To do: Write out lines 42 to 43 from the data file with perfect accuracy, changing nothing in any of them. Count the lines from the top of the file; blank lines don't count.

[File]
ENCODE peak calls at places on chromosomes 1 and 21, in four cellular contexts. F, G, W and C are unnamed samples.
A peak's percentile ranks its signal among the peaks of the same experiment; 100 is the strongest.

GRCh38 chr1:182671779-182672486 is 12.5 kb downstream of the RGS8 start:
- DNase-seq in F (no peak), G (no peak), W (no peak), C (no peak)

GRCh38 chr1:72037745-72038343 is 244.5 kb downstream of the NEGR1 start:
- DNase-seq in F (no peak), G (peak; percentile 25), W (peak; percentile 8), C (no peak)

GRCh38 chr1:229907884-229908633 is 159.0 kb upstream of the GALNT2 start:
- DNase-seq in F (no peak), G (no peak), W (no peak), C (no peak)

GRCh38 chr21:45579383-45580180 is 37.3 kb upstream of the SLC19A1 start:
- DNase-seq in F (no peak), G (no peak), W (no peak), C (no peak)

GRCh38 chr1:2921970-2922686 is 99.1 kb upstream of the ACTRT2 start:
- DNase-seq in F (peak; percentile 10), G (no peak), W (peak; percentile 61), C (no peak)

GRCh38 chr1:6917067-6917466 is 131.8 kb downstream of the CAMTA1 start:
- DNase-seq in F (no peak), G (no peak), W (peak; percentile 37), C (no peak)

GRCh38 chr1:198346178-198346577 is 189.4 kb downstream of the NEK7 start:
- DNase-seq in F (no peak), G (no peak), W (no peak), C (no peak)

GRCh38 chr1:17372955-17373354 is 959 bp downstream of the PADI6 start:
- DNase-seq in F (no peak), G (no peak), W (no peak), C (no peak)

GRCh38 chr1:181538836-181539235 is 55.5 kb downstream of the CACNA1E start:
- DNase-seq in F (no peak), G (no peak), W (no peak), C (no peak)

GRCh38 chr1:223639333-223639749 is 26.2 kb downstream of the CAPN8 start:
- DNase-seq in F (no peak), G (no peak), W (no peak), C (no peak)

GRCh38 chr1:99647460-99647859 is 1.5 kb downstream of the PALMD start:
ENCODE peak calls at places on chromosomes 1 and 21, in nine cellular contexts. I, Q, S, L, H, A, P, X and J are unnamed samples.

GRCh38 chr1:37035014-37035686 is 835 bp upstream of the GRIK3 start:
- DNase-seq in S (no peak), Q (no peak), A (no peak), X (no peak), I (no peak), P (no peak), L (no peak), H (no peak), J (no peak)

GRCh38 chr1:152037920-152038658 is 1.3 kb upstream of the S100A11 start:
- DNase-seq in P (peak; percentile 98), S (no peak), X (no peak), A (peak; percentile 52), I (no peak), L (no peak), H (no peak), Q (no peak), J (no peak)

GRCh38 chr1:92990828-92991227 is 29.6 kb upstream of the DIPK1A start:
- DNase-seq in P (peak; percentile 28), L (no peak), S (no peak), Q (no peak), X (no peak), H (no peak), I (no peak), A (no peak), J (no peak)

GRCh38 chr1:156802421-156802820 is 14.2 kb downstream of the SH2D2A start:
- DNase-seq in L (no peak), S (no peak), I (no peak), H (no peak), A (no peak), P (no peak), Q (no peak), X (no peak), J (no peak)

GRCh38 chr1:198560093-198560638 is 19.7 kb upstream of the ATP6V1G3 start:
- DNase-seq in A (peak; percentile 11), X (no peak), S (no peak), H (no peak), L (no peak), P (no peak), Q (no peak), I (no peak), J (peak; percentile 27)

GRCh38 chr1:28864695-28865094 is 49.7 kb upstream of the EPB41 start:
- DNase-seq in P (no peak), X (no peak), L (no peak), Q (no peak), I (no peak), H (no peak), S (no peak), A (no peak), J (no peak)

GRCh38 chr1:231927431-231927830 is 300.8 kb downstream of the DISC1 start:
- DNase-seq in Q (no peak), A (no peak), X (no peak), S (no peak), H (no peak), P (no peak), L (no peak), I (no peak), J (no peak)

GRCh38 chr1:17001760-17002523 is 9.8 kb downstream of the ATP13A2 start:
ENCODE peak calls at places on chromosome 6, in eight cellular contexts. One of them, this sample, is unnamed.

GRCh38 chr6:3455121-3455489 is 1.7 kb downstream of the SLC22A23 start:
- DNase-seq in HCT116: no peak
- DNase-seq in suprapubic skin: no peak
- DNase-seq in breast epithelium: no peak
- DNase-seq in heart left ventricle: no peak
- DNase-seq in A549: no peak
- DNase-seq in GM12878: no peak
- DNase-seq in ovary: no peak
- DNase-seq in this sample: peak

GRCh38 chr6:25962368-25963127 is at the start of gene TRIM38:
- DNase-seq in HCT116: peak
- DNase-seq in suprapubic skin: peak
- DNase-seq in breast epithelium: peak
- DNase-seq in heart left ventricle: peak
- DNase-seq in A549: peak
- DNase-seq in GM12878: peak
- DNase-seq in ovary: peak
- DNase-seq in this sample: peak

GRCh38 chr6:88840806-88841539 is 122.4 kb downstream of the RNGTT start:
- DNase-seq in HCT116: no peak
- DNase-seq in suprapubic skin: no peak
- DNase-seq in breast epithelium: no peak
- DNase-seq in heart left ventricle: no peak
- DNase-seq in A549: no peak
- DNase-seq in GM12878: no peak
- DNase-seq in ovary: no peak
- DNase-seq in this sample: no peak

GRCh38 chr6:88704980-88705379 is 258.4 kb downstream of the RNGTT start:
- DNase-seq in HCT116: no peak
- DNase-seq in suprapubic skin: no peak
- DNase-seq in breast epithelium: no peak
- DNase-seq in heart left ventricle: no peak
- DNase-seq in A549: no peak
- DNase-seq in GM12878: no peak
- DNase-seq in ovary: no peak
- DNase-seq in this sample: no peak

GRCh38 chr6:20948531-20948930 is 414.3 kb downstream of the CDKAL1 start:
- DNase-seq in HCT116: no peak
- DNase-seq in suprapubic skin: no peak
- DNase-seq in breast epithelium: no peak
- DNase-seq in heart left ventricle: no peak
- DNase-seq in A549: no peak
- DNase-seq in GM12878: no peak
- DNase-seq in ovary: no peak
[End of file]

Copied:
- DNase-seq in HCT116: no peak
- DNase-seq in suprapubic skin: no peak